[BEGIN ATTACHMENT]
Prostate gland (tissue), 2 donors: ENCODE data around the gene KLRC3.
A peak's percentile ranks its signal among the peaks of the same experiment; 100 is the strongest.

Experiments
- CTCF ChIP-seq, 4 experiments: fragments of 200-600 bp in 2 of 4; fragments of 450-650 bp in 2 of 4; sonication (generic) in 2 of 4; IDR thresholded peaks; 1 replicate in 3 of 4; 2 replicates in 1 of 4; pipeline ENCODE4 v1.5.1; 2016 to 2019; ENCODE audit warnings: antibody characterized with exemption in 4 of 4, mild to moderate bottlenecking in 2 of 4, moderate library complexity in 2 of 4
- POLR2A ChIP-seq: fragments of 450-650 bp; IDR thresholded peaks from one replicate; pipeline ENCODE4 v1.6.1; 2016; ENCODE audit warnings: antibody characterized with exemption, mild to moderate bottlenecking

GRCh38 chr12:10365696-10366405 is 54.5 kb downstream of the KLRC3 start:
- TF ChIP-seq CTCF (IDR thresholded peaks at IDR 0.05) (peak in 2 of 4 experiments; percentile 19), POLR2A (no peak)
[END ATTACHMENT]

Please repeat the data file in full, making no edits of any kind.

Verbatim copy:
Prostate gland (tissue), 2 donors: ENCODE data around the gene KLRC3.
A peak's percentile ranks its signal among the peaks of the same experiment; 100 is the strongest.

Experiments
- CTCF ChIP-seq, 4 experiments: fragments of 200-600 bp in 2 of 4; fragments of 450-650 bp in 2 of 4; sonication (generic) in 2 of 4; IDR thresholded peaks; 1 replicate in 3 of 4; 2 replicates in 1 of 4; pipeline ENCODE4 v1.5.1; 2016 to 2019; ENCODE audit warnings: antibody characterized with exemption in 4 of 4, mild to moderate bottlenecking in 2 of 4, moderate library complexity in 2 of 4
- POLR2A ChIP-seq: fragments of 450-650 bp; IDR thresholded peaks from one replicate; pipeline ENCODE4 v1.6.1; 2016; ENCODE audit warnings: antibody characterized with exemption, mild to moderate bottlenecking

GRCh38 chr12:10365696-10366405 is 54.5 kb downstream of the KLRC3 start:
- TF ChIP-seq CTCF (IDR thresholded peaks at IDR 0.05) (peak in 2 of 4 experiments; percentile 19), POLR2A (no peak)